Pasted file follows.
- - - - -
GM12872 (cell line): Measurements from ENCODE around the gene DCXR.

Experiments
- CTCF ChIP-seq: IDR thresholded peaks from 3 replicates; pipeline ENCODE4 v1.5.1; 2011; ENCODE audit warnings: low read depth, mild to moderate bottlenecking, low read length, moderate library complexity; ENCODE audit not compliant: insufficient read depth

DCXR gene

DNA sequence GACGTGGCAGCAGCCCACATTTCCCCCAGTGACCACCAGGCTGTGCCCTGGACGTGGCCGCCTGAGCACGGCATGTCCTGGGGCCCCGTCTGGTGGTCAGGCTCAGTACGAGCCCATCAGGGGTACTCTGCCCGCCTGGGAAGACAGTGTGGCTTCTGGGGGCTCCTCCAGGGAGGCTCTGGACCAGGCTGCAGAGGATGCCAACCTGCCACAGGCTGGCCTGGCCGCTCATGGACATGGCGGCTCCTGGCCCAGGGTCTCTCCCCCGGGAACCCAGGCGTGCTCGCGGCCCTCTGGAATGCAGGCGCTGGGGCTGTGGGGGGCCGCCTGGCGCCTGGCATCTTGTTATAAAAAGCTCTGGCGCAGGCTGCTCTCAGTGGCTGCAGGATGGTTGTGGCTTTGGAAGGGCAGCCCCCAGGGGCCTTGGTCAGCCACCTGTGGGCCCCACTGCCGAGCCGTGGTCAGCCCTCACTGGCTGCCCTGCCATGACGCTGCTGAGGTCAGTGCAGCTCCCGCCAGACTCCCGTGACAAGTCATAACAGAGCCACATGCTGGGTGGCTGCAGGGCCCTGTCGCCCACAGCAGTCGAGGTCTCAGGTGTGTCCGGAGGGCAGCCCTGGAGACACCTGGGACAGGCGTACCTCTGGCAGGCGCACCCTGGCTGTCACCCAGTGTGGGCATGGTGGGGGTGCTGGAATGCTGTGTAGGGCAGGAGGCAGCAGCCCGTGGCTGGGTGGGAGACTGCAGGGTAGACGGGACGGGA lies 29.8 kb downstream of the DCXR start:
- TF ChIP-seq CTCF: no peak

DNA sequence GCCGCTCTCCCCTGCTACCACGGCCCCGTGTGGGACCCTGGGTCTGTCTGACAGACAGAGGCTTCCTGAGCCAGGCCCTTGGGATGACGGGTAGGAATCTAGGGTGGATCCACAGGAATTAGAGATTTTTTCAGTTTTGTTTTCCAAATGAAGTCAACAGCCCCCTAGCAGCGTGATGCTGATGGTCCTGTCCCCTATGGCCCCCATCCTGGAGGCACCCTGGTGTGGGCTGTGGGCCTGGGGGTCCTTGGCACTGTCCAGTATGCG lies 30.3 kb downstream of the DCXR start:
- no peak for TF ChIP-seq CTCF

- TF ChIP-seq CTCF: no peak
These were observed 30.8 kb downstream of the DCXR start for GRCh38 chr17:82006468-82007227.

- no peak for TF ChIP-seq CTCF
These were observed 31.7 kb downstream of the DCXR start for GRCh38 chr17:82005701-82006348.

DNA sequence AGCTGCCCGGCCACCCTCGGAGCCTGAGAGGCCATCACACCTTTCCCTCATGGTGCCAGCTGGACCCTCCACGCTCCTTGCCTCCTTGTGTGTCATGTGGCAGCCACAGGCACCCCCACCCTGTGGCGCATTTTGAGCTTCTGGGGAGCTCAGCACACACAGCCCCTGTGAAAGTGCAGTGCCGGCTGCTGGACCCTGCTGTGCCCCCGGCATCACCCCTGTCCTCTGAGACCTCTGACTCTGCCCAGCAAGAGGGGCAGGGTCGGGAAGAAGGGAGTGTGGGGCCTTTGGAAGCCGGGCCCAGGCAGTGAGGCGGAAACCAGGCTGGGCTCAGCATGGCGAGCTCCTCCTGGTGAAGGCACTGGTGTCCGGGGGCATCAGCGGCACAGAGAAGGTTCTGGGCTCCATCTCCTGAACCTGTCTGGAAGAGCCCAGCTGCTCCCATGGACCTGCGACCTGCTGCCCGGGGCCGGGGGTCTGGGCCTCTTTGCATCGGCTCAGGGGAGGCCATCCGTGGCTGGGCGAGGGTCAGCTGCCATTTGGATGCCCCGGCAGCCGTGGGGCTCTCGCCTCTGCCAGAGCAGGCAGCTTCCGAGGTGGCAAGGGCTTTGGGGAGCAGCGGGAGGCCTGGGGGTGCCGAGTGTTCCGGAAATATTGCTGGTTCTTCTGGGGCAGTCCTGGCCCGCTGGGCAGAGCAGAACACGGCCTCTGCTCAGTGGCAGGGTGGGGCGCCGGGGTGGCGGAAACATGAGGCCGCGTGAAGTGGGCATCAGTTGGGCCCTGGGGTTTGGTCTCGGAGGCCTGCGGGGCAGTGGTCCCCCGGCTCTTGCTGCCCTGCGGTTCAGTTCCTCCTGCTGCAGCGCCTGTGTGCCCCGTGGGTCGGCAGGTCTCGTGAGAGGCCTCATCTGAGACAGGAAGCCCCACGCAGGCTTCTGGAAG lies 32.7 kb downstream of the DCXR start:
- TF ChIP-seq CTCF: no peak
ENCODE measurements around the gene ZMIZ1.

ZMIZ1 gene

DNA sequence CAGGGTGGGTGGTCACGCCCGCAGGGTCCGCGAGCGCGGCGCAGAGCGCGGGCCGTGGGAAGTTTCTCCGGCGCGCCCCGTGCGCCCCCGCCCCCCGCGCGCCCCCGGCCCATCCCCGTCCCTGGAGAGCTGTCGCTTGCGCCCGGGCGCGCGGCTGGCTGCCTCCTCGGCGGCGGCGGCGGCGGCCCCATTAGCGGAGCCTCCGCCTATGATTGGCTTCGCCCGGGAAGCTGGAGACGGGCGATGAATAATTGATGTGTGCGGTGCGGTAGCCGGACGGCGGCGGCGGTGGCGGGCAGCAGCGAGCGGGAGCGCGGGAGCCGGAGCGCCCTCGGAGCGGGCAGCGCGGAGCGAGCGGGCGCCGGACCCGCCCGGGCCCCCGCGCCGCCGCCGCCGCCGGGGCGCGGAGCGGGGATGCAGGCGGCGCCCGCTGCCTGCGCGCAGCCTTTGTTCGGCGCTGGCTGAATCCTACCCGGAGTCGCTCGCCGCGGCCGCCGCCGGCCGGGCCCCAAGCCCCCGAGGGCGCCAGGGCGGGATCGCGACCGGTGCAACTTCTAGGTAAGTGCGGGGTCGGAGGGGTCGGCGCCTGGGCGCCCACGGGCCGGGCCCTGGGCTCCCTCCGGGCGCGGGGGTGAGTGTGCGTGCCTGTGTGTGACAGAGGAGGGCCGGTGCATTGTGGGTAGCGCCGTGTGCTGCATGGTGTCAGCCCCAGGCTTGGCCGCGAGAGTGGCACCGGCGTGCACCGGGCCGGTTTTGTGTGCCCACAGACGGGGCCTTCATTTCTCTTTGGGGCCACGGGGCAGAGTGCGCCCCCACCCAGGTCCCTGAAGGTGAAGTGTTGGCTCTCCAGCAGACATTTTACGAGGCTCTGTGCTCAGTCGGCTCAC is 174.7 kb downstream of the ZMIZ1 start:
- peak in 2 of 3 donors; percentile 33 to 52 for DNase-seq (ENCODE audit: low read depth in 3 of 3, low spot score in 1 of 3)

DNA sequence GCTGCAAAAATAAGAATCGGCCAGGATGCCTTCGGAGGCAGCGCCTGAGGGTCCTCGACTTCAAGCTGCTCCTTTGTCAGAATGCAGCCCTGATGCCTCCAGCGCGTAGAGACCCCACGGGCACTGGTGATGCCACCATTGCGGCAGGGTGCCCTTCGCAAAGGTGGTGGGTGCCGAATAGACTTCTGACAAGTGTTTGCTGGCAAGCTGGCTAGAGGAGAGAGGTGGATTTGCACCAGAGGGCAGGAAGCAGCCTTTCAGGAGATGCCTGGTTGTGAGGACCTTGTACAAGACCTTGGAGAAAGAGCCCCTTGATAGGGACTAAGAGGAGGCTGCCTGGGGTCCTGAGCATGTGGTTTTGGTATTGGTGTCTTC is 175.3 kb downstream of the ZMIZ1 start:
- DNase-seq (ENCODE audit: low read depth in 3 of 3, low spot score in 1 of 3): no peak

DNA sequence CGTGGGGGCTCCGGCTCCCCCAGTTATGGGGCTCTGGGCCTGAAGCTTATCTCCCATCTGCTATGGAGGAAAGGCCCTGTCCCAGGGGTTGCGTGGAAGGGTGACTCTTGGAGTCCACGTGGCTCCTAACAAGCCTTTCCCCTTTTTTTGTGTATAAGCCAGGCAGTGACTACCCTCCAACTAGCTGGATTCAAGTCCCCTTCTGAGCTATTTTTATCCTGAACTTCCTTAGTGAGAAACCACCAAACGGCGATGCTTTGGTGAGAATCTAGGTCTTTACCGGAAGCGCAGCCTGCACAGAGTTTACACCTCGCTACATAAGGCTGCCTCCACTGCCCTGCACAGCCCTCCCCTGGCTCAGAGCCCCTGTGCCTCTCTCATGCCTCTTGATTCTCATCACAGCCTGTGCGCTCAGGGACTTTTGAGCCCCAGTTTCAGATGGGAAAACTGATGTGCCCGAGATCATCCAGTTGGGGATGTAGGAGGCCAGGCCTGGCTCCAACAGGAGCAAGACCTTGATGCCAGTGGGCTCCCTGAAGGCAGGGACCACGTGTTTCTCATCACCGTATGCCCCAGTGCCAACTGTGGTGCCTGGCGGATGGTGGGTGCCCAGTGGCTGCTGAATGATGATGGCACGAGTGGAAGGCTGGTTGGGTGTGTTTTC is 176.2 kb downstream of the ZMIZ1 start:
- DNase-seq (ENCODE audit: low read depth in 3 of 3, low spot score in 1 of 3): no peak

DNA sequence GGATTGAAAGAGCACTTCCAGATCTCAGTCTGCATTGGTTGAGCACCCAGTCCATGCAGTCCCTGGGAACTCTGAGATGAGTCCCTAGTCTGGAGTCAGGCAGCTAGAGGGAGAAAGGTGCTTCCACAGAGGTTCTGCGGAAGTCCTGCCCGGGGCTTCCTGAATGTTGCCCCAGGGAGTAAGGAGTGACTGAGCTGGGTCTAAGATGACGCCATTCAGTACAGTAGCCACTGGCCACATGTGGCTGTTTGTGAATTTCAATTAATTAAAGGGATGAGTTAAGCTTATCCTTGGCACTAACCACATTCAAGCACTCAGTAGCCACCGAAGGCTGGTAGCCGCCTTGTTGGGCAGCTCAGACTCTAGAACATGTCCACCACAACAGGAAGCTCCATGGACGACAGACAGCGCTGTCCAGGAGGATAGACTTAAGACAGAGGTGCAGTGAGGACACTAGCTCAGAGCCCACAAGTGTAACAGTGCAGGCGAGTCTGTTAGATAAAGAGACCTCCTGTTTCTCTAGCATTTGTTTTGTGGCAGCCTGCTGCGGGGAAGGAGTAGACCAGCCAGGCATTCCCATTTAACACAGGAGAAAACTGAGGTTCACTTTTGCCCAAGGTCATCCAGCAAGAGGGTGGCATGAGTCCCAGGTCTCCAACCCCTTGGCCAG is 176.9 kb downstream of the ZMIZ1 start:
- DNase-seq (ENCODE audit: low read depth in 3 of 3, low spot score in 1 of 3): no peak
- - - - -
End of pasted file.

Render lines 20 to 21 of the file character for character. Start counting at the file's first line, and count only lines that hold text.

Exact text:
- DNase-seq (ENCODE audit: low read depth in 3 of 3, low spot score in 1 of 3): no peak

DNA sequence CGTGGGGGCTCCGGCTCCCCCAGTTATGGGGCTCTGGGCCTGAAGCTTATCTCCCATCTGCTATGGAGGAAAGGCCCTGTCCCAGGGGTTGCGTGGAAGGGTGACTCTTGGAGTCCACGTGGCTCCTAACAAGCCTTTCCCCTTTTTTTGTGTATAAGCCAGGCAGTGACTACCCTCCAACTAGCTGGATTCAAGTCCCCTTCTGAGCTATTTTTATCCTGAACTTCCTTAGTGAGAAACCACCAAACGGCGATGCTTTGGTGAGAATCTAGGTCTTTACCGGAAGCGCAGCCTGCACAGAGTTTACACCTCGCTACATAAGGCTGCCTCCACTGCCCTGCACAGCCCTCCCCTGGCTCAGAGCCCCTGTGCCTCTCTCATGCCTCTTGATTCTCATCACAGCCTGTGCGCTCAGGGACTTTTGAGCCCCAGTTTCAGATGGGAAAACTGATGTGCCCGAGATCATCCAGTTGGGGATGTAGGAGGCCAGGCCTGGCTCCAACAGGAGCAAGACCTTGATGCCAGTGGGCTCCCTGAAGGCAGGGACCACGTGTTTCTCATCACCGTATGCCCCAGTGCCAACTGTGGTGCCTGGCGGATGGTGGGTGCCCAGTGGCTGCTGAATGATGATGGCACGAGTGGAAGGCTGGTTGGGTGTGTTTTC is 176.2 kb downstream of the ZMIZ1 start: